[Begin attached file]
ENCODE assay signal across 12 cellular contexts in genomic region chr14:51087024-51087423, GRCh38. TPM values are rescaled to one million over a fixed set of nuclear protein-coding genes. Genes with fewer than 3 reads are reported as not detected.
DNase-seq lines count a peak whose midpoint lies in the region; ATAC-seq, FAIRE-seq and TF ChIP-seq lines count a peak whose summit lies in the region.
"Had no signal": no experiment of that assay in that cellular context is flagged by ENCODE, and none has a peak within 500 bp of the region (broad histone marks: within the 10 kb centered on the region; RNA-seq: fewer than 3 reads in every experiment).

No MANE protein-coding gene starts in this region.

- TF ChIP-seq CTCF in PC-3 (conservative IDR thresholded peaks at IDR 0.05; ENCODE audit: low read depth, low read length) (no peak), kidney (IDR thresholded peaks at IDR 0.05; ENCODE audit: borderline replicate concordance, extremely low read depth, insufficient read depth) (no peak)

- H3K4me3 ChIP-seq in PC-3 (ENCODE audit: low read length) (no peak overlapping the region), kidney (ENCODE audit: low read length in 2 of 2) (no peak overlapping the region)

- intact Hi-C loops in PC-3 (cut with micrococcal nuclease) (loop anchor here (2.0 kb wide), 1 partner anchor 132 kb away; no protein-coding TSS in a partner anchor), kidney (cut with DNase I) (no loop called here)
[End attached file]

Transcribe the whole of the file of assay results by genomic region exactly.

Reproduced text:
ENCODE assay signal across 12 cellular contexts in genomic region chr14:51087024-51087423, GRCh38. TPM values are rescaled to one million over a fixed set of nuclear protein-coding genes. Genes with fewer than 3 reads are reported as not detected.
DNase-seq lines count a peak whose midpoint lies in the region; ATAC-seq, FAIRE-seq and TF ChIP-seq lines count a peak whose summit lies in the region.
"Had no signal": no experiment of that assay in that cellular context is flagged by ENCODE, and none has a peak within 500 bp of the region (broad histone marks: within the 10 kb centered on the region; RNA-seq: fewer than 3 reads in every experiment).

No MANE protein-coding gene starts in this region.

- TF ChIP-seq CTCF in PC-3 (conservative IDR thresholded peaks at IDR 0.05; ENCODE audit: low read depth, low read length) (no peak), kidney (IDR thresholded peaks at IDR 0.05; ENCODE audit: borderline replicate concordance, extremely low read depth, insufficient read depth) (no peak)

- H3K4me3 ChIP-seq in PC-3 (ENCODE audit: low read length) (no peak overlapping the region), kidney (ENCODE audit: low read length in 2 of 2) (no peak overlapping the region)

- intact Hi-C loops in PC-3 (cut with micrococcal nuclease) (loop anchor here (2.0 kb wide), 1 partner anchor 132 kb away; no protein-coding TSS in a partner anchor), kidney (cut with DNase I) (no loop called here)